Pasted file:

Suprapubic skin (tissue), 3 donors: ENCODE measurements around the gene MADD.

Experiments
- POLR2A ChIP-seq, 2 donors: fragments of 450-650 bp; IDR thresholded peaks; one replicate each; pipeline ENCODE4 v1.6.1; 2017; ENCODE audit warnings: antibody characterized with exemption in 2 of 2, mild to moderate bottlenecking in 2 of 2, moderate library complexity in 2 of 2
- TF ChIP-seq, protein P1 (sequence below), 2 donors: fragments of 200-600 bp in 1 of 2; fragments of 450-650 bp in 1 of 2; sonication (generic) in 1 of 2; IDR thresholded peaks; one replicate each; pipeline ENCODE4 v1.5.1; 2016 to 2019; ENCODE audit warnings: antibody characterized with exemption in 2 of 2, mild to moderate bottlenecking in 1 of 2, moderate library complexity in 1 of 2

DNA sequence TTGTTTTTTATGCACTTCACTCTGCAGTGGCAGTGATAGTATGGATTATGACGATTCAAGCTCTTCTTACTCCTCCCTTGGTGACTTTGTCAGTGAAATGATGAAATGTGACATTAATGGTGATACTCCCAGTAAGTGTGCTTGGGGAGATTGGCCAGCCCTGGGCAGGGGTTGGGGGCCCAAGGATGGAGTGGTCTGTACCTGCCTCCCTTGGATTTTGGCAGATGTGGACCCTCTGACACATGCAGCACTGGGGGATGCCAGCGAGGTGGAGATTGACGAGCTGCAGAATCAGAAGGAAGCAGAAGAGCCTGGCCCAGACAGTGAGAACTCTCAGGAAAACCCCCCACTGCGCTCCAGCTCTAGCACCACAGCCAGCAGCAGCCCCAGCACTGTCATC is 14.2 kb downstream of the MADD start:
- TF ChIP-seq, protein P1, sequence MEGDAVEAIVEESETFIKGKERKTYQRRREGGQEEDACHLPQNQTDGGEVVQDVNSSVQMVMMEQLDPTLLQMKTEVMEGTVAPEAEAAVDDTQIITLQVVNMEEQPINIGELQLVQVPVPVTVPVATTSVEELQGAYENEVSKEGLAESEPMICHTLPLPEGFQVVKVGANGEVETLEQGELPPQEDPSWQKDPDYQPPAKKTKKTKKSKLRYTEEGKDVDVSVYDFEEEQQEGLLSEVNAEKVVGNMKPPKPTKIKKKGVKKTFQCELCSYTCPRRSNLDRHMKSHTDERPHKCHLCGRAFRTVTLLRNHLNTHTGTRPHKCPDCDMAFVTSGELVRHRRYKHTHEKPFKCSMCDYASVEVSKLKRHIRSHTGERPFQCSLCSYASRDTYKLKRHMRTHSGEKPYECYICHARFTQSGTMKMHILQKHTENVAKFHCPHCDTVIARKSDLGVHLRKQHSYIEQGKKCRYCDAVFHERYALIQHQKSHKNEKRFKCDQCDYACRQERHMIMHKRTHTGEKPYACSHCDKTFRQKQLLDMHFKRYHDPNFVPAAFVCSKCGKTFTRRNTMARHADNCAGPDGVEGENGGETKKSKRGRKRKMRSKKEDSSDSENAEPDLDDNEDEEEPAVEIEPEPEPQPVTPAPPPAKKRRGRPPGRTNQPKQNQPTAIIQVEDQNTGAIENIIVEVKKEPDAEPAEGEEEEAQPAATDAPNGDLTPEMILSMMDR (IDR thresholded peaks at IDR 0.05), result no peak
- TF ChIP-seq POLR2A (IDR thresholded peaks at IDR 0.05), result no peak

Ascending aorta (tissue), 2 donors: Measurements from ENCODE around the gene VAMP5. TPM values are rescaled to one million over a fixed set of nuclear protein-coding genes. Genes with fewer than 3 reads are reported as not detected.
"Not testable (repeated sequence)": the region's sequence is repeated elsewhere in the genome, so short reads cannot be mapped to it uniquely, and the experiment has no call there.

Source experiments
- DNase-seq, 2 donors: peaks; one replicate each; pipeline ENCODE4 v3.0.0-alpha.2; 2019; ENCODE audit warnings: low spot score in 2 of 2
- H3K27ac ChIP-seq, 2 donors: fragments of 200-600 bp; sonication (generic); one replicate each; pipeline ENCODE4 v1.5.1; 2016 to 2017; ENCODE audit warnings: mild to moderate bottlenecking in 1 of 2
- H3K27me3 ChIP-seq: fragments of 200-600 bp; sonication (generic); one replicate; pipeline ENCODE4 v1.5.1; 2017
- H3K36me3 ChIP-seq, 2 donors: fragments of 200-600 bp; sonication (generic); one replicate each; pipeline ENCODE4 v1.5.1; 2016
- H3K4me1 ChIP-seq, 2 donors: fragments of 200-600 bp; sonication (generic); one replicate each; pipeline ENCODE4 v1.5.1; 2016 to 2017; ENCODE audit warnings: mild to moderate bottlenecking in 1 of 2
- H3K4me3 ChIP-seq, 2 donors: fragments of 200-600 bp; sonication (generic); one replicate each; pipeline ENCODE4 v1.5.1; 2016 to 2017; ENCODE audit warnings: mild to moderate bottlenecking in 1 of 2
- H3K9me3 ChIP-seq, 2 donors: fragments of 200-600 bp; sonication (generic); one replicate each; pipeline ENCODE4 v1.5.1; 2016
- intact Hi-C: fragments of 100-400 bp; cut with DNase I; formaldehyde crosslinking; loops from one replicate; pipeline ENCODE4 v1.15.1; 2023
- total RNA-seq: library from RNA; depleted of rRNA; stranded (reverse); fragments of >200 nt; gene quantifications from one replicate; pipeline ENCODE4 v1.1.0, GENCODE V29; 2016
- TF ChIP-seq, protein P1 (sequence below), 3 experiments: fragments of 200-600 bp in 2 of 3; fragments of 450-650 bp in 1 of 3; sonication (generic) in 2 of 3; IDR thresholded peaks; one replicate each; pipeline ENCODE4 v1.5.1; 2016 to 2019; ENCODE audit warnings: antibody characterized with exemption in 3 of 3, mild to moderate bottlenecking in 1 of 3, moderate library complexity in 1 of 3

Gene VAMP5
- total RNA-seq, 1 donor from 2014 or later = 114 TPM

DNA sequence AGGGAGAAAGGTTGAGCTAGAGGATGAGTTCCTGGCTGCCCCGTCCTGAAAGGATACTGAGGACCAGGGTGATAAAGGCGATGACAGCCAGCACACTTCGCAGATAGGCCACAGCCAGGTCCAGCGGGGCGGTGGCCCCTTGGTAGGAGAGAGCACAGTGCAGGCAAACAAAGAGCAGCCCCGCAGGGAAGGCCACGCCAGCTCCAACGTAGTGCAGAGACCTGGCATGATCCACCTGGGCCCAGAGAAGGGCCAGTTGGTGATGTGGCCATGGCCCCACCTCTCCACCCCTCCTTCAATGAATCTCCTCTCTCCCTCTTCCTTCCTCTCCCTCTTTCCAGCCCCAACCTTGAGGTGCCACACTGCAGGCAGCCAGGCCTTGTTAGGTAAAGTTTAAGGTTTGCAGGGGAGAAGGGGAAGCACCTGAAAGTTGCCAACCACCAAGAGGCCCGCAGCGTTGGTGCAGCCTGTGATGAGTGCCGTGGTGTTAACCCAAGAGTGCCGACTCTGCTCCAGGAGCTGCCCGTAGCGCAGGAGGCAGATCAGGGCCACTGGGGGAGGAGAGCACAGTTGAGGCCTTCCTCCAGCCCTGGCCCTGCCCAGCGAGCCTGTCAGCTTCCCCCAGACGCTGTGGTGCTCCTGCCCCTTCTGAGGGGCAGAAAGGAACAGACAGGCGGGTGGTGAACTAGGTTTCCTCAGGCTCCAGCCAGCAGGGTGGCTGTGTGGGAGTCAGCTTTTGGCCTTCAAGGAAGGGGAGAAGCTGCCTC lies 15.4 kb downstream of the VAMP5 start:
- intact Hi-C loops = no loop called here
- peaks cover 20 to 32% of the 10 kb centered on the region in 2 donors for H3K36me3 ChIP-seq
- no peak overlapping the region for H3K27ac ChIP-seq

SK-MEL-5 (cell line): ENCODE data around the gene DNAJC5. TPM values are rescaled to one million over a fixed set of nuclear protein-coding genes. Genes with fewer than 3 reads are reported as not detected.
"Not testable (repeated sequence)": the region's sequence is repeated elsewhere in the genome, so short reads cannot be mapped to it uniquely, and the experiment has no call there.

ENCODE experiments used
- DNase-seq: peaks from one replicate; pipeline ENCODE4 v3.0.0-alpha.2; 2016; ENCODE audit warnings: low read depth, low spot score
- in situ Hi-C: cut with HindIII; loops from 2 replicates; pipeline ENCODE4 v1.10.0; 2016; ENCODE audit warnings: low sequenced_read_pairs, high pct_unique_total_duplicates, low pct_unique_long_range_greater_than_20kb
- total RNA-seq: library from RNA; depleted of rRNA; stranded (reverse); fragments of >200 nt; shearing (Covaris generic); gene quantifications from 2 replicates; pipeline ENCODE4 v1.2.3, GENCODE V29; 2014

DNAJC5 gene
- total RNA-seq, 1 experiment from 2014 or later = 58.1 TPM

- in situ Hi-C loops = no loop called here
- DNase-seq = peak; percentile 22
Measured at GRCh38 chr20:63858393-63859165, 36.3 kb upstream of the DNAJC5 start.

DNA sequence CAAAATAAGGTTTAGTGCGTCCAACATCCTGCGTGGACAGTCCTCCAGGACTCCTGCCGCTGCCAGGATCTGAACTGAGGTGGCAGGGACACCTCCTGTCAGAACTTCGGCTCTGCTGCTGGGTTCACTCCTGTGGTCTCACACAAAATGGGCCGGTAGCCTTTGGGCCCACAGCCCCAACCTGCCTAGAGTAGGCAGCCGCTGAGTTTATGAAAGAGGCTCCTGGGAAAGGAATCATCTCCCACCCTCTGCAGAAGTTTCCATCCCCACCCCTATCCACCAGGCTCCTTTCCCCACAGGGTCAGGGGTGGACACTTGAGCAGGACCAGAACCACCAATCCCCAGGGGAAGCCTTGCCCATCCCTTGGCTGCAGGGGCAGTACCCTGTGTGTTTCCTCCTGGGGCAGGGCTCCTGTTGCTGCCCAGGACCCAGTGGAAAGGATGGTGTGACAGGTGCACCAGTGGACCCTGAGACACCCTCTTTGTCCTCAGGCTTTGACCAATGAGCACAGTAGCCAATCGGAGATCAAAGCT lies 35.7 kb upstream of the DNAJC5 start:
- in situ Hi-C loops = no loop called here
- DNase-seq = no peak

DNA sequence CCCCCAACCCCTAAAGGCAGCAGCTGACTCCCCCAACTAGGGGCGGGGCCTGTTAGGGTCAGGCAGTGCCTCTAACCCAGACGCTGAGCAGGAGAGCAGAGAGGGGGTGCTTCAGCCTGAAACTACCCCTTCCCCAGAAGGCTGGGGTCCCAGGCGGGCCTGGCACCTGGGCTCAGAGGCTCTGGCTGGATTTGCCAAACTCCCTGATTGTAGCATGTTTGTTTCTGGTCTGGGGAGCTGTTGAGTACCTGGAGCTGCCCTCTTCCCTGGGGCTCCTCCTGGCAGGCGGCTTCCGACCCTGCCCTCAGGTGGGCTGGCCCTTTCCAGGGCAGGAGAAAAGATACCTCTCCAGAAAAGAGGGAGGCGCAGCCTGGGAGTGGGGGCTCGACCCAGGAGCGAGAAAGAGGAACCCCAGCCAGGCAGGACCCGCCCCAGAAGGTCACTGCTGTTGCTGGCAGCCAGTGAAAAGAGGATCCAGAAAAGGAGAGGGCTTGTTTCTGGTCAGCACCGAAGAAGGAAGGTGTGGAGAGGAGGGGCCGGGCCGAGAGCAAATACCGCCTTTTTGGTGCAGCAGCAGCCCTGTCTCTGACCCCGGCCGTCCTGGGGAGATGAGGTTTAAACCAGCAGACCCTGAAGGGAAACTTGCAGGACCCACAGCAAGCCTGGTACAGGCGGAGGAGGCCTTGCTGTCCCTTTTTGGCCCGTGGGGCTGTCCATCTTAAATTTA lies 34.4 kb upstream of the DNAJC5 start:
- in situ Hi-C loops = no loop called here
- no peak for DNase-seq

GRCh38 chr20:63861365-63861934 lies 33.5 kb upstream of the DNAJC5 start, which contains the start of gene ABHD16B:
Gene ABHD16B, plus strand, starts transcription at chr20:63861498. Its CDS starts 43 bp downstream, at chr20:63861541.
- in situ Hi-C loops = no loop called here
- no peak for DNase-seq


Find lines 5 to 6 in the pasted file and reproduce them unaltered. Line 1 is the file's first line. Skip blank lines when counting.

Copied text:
DNA sequence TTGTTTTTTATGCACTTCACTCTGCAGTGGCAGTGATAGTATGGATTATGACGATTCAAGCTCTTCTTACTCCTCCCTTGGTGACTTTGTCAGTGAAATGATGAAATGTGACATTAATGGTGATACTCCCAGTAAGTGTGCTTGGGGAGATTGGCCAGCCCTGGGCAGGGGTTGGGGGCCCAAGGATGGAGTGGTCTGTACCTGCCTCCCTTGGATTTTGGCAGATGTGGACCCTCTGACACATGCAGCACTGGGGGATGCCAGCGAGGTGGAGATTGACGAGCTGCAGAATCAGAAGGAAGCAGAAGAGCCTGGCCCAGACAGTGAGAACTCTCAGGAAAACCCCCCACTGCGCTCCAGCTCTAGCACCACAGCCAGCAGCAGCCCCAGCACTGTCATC is 14.2 kb downstream of the MADD start:
- TF ChIP-seq, protein P1, sequence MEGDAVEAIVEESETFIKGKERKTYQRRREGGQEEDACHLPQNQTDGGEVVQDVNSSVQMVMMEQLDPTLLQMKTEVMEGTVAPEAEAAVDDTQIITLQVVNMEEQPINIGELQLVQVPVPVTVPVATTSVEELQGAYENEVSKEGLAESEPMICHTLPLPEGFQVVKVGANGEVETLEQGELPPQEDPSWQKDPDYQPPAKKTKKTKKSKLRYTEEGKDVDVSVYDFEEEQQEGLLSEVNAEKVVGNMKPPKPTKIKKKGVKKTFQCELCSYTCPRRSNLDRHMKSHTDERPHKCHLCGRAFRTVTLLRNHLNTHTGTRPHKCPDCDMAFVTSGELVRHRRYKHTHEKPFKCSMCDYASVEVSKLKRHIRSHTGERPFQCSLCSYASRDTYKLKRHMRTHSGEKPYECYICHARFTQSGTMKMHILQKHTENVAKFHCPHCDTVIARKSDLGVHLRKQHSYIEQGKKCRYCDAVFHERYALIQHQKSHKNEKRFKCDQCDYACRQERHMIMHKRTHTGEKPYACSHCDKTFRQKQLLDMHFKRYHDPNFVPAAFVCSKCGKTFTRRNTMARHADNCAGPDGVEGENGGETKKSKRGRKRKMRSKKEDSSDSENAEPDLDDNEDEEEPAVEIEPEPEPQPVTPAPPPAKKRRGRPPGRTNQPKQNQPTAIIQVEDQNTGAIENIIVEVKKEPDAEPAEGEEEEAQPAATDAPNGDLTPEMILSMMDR (IDR thresholded peaks at IDR 0.05), result no peak